The film tells the story of how Jim tries to get his life back in order. This was not a typical role for Wahlberg. Instead of playing a likeable character like you role you would expect him to sink his teeth into, in The Gambler he highlighted his flaws, playing a more imperfect character. During Jim’s lecture sessions, he discussed ideas such as desire and what it means to be happy, which really added to the film’s overall theme and character motives.
Mississippi Grind is a 2015 gambling movie featuring Ben Mendelsohn (Gerry) and Ryan Reynolds (Curtis) that revolves around poker, and even though it’s no Rounders, but it’s one of the best movies released in 2015 nonetheless.
The film is about a down on his luck gambler that is facing financial hardship. Convinced he was a good luck charm, Gerry teams up with a young and charismatic poker player he had met in a poker game. The two have visions of going on a road trip to Mississippi, New Orleans, to play in private games and hit casinos/racetracks at the same time, chasing a big payday. It is a film that depicts gambling debauchery that gamblers relate so well to. A must-watch of this Casino Movies list if you haven’t already. You’ll likely want to watch if a few times.
A remake of a 1960 Ocean’s Eleven movie that originally starred the Rat Pack (Sinatra, Martin and Davis, among others). The 2011 Ocean’s Eleven movie featured an all-star cast of actors, including the likes of George Clooney, Brad Pitt, Matt Damon, Julia Roberts, Andy Garcia and Don Cheadle. It is an over-the-top heist film and it never really tries to take itself very seriously. Ocean’s Eleven tells the story of how eleven robbers plan and then execute three casino robberies at the same time in Las Vegas in this action-packed and suspenseful film that makes for great drama.
The Cincinnati Kid
The Cincinnati Kid is a 1965 film directed by Norman Jewison. It is about an up and coming stud poker player who tries to prove himself against The Man (Edward G. Robinson) in a private poker game, ‘The Man’ was the reigning poker champion and a master of the game. Tired of the chicken feed, Eric Stoner (Steve McQueen), who is known as the “Cincinnati Kid,” decides he wants to build up his reputation by playing against the best player that was known in poker circles. Upon its release, the movie was favourably reviewed by critics.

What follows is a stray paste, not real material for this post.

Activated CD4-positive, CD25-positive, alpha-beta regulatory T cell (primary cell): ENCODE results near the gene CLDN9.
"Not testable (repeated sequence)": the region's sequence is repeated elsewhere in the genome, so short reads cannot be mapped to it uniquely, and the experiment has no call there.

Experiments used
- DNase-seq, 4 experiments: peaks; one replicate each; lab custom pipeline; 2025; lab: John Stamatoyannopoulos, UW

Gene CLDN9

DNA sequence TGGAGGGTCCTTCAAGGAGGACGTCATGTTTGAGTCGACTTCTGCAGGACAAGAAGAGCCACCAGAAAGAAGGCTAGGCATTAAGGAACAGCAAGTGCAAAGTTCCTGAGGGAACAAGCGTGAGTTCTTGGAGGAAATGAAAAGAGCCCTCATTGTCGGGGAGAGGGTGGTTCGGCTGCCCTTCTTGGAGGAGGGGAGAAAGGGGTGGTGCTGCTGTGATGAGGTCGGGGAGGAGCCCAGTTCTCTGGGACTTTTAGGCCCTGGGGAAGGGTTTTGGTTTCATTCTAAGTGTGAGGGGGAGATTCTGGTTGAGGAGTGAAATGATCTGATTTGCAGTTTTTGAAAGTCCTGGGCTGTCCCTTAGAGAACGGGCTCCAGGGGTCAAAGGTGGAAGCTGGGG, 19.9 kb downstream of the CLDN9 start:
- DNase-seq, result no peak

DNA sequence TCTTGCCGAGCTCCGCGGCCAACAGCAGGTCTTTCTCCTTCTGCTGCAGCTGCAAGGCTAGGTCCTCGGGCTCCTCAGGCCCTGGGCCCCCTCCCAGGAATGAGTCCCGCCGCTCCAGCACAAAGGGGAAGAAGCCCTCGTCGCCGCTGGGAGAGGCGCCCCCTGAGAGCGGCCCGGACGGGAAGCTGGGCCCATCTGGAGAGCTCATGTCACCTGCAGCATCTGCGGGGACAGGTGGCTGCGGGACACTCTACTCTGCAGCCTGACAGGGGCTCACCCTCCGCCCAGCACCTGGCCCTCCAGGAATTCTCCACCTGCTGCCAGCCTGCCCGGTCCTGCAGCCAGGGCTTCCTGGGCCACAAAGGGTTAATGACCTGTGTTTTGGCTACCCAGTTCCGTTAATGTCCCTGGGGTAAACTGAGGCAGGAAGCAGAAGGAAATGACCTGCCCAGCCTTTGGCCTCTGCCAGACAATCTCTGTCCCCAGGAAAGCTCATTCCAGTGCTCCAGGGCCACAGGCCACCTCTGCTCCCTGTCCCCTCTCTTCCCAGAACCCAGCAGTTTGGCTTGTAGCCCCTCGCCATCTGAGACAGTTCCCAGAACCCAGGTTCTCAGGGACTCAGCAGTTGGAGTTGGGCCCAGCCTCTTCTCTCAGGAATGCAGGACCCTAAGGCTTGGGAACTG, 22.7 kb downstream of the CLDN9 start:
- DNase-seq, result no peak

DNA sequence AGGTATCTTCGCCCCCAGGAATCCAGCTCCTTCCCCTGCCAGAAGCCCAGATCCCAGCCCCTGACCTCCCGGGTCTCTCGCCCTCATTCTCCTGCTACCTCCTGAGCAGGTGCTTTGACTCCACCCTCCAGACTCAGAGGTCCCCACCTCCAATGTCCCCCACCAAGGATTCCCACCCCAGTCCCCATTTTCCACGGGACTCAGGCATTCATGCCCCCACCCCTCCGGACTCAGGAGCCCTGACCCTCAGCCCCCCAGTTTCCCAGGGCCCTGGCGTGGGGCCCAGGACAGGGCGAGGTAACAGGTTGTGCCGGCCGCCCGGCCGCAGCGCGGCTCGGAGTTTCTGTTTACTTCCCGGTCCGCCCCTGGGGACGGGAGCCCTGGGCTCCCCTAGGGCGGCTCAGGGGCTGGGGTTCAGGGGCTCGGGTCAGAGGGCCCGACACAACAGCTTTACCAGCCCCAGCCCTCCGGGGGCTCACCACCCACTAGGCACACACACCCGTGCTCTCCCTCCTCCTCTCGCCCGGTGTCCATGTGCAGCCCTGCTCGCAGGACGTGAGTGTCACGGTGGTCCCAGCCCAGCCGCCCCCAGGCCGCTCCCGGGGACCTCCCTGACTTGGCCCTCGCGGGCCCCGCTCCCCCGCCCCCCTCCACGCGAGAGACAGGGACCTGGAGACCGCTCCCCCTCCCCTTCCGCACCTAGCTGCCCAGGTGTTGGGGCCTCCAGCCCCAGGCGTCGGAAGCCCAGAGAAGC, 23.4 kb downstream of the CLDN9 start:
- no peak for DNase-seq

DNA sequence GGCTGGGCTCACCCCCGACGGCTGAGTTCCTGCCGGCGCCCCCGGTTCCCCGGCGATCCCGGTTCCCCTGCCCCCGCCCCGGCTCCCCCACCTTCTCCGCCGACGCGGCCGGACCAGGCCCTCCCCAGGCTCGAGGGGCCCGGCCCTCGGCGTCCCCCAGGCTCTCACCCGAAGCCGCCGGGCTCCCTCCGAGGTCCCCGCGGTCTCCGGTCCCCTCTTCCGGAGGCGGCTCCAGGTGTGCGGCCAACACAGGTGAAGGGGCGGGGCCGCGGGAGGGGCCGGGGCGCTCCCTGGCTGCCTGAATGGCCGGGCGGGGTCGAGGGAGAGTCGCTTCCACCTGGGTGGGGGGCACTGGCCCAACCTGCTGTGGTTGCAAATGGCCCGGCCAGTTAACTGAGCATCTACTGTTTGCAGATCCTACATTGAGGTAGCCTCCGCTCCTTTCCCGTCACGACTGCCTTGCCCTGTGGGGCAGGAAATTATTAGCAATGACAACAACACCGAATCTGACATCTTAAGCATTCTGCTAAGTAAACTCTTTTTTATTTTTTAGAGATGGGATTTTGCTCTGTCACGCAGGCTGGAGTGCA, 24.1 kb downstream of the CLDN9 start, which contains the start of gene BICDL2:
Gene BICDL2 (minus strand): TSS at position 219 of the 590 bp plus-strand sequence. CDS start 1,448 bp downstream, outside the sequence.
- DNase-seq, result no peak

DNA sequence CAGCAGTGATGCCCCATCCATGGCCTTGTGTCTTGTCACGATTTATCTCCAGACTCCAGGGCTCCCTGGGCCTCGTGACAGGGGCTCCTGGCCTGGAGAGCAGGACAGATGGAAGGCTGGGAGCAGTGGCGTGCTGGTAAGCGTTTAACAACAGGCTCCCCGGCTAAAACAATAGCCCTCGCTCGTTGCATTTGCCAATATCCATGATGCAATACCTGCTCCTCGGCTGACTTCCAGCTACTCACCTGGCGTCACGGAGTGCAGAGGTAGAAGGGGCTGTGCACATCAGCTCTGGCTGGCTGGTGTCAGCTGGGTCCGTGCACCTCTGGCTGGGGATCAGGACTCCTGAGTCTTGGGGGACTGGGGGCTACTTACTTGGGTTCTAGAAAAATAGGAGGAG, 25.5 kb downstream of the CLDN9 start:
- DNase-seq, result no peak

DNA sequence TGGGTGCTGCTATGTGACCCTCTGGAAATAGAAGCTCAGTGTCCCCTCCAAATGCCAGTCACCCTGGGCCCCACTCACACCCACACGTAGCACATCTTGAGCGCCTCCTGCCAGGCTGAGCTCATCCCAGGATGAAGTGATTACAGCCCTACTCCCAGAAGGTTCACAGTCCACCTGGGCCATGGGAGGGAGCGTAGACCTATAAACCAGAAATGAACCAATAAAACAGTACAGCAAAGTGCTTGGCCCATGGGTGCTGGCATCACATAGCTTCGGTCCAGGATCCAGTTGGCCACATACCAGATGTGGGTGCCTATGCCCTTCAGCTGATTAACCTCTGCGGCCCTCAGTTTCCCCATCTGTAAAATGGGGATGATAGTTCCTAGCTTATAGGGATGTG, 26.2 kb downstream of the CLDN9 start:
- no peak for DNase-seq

21 which is directed by Robert Luketic details the true story of six MIT students who were trained to count cards and their subsequent Las Vegas antics, taking Vegas casinos for millions of dollars. Then the secretive blackjack team got greedy and their situation takes an ugly turn.
In the movie, Ben Campbell (Jim Sturgess) is the main character. He is a highly intelligent MIT student with a strong drive to succeed. After learning that he cannot front up the $300,000 to become a doctor, an opportunity presents itself when he was invited into the highly exclusive MIT Blackjack Team.
Other students, Jill, Choi, Kianna, and Fisher were already training in preparation for the Vegas card counting trips, and Ben who was intrigued by making money to pay for tuition, became the sixth member of the team. During blackjack training, the team members developed code talk and hand signals so they could know the count at all times and adjust their bets accordingly.
According to Kevin Spacey (Micky Rosa), the math professor and leader of the MIT blackjack team, as part of their research during filming of the movie, they took some real players from the original MIT Blackjack Team to Las Vegas.
High Roller: The Stu Ungar Story
High Roller: The Stu Ungar Story is a documentary based on the rise and fall of Stu Ungar who died in 1998 as a result of heart complications due to drug abuse. Stu Ungar was a genius of a poker player, and the youngest player to win the World Series of Poker.
He is arguably the best poker player of all time, and well ahead of his time and a real game changer. Stu was one of the first poker players to know how to use aggression in No-Limit Texas Hold’em effectively, a style that has been copied by countless players since. Doyle Brunson shared Stu Ungar’s poker philosophy, endorsing an aggressive playing style which he talks about in his own books.